Alternatives to solving IPv4 address exhaustion other than IPv6

IP address
IPV4 address exhaustion
If IPv4 addresses will exhaust in the next year and a half, what are the ways people are addressing this issue? Other than migrate to IPv6, is there any other way to solve this problem?

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— Mshen

We already implemented NAT to reduce the IPv4 concern, but there is no way around running out of IPv4 addresses. We will have to migrate to IPv6 eventually.

— Mattmather

2 approaches to IPv4 exhaustion were taken some years ago now. Firstly, as Mshen rightly mentions, NAT and secondly the widespread use and allocation of addresses using variable subnet length masks. The 2 approaches essentially bought us more time but ultimately IPv6 will have to replace IPv4 at some point very soon.

To assist in the migration to IPv6 several techniques have been put in place. One such technique is 6 to 4 tunnelling but I guess that answers a different question.

Discuss This Question: 3  Replies

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  • SilviaHagen
    Hi This problem is well known since more than a decade. The short term fix for this, while IPv6 wasn't ready yet in the second half of the nineties was NAT and variable lengths subnet masks. But now, as IPv6 is inevitable and is the natural evolutionary step for the continuation of the Internet it makes no sense to use any more quick fixes, or to even build new NATs. IPv6 was developed as the long term solution for the address shortage and does not only solve the address problem, but is also better suited to meet the requirements of the future Internet. Cheers Silvia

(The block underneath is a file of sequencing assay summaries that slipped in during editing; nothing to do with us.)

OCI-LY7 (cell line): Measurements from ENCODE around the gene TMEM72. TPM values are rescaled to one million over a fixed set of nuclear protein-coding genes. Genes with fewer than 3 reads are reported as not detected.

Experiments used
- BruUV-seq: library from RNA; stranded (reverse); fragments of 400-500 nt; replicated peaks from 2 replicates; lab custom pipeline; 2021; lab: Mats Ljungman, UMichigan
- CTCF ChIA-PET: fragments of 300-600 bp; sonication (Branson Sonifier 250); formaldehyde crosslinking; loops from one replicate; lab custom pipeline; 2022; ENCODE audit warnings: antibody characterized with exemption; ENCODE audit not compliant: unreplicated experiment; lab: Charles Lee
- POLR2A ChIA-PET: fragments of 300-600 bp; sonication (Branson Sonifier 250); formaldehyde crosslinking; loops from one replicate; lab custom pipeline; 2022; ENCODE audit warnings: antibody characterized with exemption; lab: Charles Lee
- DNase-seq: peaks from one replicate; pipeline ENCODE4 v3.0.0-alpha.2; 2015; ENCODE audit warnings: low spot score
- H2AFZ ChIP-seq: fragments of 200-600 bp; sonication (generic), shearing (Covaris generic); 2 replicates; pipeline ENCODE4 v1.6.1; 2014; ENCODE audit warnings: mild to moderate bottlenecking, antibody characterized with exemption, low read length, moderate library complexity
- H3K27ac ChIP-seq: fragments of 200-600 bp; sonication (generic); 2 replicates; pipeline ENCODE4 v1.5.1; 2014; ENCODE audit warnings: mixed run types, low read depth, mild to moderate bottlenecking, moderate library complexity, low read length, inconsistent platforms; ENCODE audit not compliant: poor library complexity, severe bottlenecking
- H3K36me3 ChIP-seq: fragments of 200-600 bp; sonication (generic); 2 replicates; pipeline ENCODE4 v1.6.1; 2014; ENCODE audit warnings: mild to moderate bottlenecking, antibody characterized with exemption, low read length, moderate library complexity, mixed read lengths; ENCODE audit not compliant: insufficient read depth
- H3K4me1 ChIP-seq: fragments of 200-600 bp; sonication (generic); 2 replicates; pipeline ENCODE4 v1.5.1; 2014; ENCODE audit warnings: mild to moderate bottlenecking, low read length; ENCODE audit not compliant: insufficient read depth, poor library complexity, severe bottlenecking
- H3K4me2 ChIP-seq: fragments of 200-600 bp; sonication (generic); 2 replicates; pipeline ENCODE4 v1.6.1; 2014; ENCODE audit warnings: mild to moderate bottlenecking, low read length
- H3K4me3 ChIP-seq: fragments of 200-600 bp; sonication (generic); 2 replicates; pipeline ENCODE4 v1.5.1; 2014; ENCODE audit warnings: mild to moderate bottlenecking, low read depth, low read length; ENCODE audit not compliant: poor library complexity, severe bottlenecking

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  • Sixball
    The only problem with the current IPv6 "standard" is the sheer amount of waste built directly into the protocol. With a /64 being the smallest prefix we can use, anyone that is assigned one for their "subnet" will ultimately end up NOT USING a good 90% of the millions of addresses in their /64 range...
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  • TheRealRaven
    It looks like EnIP might have been effective had the latest RFC been out a decade and more ago. Today it seems rather pointless since IPv6 already exists and can be used for many things. It's been in use in many networks for a few years (even while some network admins didn't know). It's hard to acquire equipment that doesn't already support IPv6.
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